Hello! I'm Ben Newman, a current senior at Stanford studying Computer Science working with the Stanford NLP group. My interests include in computer science, cognitive science, linguistics, education, and misinformation.
I'm interested in understanding how NLP systems learn and process language and the role that our systems play in society at large. I've worked on projects analyzing models' abilities to extrapolate, evaluating their ability to communicate, and tracking misinformation in the run-up to the 2020 election. At Stanford Splash I co-teach courses in Introductory Linguistics and Computing Fundamentals.
Refining Targeted Syntactic Evaluation
Benjamin Newman, Kai Siang-Ang, Julia Gong, John Hewitt
How should we evaluate the syntactic understanding of our NLP models? We build off of a body of work that uses minimal pair for evaluation and argue that we should be evaluating models' likely behavior and systematicty. We adapt minimal pair evaluation to address these goals, finding the models prefentially conjugate verbs they deem likely.
The EOS Decision and Length Extrapolation
Benjamin Newman, John Hewitt, Percy Liang and Chris Manning
Blackbox NLP@EMNLP 2020 (Outstanding Paper)
Why do sequence models struggle to extrapolate? For many reasons, but the decision to train models with End of Sequence tokens at the end of training examples is one of them. We investigate and visualize the effect that this decision has on neural models' extrapolative abilities.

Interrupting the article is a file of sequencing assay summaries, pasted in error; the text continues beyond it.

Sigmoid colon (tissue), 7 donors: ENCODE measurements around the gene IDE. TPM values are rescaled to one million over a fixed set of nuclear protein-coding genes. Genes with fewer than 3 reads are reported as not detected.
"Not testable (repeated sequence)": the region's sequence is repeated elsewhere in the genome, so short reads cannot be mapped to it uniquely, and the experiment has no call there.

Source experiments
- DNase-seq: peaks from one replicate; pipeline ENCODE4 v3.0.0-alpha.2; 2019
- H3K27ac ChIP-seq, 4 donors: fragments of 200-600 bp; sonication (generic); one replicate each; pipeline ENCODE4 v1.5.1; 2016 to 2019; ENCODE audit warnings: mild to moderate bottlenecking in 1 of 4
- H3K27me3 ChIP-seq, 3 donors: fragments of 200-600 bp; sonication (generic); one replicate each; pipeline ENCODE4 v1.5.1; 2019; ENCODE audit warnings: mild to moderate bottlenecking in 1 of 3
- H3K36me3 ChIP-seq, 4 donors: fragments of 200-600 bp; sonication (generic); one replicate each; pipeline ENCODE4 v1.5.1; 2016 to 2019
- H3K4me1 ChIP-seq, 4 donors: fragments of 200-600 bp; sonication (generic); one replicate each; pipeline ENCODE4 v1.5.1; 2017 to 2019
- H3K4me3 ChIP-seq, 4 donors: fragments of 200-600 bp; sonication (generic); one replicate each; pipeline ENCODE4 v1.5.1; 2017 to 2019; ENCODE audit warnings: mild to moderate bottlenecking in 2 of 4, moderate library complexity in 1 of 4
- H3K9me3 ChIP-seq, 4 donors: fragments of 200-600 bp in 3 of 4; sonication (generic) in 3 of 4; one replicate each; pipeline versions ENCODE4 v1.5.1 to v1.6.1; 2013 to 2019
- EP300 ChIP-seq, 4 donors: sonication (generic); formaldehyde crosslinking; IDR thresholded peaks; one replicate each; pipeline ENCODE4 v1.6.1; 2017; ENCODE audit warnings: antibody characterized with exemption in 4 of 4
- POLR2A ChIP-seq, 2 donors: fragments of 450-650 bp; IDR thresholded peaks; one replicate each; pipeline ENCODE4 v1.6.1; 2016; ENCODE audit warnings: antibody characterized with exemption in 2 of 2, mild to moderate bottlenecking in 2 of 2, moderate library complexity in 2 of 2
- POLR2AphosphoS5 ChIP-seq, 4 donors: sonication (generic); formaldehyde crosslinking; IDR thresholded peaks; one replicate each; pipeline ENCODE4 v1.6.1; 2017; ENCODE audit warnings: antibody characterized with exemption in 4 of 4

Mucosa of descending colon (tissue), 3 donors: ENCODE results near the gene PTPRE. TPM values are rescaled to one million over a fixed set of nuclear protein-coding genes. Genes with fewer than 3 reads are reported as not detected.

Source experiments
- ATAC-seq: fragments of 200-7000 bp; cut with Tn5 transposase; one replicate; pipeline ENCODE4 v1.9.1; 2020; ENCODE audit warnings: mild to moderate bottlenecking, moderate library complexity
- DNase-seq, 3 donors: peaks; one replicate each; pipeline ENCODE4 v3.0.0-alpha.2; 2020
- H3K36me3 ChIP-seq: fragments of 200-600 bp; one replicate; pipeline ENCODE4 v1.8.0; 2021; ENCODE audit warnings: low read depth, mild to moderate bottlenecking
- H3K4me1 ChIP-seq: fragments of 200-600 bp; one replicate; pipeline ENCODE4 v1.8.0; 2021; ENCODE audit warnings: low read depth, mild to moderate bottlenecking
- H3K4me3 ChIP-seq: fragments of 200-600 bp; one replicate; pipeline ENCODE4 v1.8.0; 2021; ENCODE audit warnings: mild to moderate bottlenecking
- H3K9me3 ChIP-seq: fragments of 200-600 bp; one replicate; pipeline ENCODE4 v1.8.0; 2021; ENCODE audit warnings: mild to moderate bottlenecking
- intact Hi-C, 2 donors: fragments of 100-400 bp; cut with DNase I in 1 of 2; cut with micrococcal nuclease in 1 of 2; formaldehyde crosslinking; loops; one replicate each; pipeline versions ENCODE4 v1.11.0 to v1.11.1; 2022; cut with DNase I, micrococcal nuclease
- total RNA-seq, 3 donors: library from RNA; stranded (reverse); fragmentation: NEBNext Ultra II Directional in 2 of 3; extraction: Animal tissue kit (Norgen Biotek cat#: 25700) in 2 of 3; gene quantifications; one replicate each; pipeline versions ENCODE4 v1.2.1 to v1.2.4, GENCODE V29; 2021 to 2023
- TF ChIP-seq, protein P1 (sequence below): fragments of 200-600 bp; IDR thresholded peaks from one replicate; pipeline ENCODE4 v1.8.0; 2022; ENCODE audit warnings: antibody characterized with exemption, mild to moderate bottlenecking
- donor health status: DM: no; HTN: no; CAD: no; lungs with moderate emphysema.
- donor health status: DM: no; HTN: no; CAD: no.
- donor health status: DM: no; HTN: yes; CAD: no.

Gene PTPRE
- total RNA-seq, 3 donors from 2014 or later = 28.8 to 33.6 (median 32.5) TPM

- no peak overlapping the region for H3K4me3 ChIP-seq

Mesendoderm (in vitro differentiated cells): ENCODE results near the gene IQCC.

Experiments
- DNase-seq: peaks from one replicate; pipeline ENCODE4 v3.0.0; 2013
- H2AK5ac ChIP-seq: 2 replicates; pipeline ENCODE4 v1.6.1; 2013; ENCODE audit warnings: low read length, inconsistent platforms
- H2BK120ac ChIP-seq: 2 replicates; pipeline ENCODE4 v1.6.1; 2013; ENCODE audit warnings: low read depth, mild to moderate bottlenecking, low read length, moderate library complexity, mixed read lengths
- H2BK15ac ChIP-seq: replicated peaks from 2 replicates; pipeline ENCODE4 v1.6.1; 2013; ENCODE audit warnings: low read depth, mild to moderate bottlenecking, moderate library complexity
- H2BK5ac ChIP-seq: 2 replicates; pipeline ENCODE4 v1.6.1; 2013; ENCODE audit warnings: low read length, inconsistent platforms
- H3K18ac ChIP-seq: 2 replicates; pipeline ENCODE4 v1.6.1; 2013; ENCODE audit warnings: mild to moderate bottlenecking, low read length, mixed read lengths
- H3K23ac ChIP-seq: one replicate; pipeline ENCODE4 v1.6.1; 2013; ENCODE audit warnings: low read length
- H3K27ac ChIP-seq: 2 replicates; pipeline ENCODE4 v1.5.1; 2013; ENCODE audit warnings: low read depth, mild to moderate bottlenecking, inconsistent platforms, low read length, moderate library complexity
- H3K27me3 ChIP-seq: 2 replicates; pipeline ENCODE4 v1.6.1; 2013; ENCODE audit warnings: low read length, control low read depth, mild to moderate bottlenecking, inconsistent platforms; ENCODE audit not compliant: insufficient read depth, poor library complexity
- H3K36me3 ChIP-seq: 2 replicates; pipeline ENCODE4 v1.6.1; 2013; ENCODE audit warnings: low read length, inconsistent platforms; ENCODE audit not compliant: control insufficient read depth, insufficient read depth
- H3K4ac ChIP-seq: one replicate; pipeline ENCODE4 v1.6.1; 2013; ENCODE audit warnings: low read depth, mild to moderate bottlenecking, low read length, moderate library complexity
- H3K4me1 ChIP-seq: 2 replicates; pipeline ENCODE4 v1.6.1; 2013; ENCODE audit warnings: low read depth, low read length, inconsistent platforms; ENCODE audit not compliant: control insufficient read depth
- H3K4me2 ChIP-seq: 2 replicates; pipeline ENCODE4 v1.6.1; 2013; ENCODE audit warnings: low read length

Communication-based Evaluation for Natural Language Generation
Benjamin Newman, Reuben Cohn-Gordon, and Christopher Potts
Society for Computation in Linguistics@LSA 2020
Do n-gram overlap metrics like BLEU capture whether the models are successful communicators? Not really, so we created our own way of evaluating communicative effectiveness based on the Rational Speech Acts framework.
Conducted during CS224U and the Center for the Study of Language and Information (CSLI) summer internship.
A coalition of research groups that was tracking misinformation in the run-up to the 2020 US election. [site]
Representations from pretrained language models likely incorporate syntax, but can we access it without training supervised probes? [pdf]
CS229: Machine Learning. Final Project (2019).
What we can learn about people's use of swears by looking at their word2vec and GLOVE embeddings? [pdf]
Hiding secret messages in HTML zero-width space characters. Demo here!